COMPARATIVE STUDY
JOURNAL ARTICLE

Control the damage: morbidity and mortality after emergent trauma laparotomy

John A Harvin, Curtis J Wray, Joshua Steward, Ryan A Lawless, Michelle K McNutt, Joseph D Love, Laura J Moore, Charles E Wade, Bryan A Cotton, John B Holcomb
American Journal of Surgery 2016, 212 (1): 34-9
26754456

BACKGROUND: Damage control laparotomy (DCL) is performed for physiologically deranged patients. Recent studies suggest overutilization of DCL, which may be associated with potentially iatrogenic complications.

METHODS: We conducted a retrospective study of trauma patients over a 2-year period that underwent an emergent laparotomy and received preoperative blood products. The group was divided into definitive laparotomy and DCL.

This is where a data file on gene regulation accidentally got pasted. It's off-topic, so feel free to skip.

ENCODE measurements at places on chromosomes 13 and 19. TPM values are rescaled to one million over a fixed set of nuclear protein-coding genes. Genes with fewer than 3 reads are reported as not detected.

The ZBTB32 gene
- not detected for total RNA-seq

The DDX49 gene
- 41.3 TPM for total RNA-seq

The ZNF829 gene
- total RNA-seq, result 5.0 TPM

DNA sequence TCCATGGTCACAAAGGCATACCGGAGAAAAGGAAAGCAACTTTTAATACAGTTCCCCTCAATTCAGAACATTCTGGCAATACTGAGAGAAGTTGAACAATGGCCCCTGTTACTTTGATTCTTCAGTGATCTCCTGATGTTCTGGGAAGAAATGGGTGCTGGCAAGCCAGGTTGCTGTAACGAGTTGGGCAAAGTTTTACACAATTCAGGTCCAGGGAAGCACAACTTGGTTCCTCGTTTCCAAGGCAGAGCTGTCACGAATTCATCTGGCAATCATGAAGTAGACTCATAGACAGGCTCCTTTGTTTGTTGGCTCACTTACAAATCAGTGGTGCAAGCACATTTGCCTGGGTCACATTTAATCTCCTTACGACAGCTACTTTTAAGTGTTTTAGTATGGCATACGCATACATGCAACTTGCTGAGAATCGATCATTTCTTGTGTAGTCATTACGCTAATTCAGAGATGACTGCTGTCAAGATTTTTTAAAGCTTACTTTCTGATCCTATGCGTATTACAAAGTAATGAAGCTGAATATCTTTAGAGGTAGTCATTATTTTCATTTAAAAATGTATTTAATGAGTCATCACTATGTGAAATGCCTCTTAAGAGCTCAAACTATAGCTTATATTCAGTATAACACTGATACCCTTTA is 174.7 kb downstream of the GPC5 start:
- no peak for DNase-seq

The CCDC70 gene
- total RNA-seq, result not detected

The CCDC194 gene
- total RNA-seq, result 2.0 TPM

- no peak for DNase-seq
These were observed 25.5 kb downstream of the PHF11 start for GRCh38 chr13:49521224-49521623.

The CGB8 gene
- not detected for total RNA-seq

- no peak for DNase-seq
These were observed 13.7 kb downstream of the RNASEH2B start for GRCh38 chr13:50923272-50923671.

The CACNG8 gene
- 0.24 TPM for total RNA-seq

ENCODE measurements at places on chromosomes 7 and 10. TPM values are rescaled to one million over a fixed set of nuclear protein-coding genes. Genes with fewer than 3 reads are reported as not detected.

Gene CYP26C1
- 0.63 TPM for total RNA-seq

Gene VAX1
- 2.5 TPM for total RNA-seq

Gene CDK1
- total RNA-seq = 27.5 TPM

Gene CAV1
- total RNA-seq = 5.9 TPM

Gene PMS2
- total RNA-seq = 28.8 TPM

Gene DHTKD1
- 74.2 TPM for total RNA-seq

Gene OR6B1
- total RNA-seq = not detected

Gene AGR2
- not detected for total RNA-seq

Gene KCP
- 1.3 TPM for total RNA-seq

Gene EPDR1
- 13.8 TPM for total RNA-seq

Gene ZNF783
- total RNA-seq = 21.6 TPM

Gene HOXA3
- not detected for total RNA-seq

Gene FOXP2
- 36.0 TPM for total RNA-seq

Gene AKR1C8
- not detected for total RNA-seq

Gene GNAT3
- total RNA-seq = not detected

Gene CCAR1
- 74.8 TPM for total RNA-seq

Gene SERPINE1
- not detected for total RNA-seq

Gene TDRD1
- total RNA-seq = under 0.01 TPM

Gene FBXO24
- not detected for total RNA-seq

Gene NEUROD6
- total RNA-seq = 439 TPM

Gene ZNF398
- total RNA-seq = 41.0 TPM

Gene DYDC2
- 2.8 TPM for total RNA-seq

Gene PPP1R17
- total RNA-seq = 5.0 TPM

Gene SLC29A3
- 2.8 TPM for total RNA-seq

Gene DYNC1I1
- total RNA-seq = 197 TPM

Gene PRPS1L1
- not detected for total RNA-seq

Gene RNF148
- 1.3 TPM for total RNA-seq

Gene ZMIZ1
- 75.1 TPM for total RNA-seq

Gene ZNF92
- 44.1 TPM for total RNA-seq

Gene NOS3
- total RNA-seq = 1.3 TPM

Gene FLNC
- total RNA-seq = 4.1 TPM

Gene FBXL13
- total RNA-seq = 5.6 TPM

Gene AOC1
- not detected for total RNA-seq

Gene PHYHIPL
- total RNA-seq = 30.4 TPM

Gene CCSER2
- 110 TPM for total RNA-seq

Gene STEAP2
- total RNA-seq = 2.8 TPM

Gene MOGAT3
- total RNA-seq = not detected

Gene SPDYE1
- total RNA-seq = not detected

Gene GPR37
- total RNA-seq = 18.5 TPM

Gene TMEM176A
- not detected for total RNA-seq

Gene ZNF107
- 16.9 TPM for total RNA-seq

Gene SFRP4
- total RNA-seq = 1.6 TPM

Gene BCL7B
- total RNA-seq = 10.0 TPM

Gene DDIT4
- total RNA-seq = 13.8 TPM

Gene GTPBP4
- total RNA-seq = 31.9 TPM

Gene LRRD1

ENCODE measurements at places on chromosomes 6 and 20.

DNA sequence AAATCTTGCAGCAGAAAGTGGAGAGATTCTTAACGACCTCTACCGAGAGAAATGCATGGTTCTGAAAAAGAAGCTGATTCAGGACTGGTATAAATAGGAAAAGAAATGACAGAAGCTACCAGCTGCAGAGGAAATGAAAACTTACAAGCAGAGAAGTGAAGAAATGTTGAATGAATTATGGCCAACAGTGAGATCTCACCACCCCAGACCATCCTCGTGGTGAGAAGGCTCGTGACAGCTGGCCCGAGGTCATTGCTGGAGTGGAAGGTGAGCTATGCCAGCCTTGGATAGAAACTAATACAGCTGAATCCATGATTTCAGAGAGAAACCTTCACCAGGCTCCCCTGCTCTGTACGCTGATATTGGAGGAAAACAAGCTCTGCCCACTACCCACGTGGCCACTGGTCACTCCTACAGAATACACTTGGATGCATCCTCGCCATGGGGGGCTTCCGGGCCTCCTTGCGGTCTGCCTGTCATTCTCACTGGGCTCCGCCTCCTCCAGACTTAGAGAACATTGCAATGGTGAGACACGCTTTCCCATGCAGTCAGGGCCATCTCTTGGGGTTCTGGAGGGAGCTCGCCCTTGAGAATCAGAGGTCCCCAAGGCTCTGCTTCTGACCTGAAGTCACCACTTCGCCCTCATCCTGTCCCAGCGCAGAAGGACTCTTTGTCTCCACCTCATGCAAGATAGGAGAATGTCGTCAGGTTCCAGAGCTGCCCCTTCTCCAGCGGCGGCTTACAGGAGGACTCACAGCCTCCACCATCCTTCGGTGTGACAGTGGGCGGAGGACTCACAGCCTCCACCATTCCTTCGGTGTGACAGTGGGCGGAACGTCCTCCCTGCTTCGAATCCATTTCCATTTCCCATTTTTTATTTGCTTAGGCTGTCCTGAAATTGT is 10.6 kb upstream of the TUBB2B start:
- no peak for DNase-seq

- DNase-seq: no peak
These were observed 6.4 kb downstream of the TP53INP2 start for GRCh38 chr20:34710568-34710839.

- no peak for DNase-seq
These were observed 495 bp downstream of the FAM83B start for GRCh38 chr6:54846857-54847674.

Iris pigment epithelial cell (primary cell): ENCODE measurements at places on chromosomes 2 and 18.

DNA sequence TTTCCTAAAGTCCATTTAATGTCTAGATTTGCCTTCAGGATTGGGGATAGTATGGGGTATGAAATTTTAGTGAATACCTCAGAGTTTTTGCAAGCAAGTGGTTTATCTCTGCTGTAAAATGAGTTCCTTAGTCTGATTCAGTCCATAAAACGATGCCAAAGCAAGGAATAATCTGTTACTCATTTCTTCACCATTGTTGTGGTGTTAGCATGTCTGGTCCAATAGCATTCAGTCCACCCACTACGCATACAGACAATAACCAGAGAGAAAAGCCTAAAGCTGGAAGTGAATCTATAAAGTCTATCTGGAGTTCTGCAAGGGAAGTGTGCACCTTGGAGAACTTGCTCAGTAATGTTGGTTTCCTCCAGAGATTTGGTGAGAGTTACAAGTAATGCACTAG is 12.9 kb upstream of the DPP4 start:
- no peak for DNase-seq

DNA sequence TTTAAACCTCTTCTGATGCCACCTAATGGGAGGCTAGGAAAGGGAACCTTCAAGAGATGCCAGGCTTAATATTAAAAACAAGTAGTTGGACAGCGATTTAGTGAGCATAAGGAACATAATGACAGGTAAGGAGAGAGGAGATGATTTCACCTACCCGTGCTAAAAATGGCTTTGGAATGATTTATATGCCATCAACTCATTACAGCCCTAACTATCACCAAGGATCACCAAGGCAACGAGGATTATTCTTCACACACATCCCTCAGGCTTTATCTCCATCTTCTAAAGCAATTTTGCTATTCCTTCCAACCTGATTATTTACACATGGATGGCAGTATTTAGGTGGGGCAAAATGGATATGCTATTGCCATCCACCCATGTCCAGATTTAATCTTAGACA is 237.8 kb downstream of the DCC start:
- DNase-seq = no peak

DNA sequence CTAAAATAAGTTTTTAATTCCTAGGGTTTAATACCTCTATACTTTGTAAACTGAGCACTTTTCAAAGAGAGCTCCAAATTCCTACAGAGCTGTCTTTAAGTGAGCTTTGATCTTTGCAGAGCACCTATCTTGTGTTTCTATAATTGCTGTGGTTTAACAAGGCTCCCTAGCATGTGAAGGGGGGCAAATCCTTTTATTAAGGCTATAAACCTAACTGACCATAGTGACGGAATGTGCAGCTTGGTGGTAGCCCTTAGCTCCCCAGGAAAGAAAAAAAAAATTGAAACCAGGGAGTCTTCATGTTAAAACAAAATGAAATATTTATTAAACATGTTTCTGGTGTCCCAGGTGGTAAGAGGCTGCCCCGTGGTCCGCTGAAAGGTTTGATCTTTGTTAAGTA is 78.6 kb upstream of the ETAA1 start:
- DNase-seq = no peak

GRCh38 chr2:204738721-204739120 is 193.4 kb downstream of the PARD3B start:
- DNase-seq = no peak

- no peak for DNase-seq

RESULTS: A total of 237 received were included: 78 in definitive laparotomy group, 144 in the DCL group, and 15 who died in the operating room. The DCL group was more severely injured and required more transfusions. After propensity score matching, DCL was associated with an 18% increase in hospital mortality, a 13% increase in ileus, and a 7% increase in enteric suture line failure, an 11% increase in fascial dehiscence, and a 19% increase in superficial surgical site infection.

CONCLUSIONS: The potential overuse of DCL unnecessarily exposes patients to increased morbidity and mortality.

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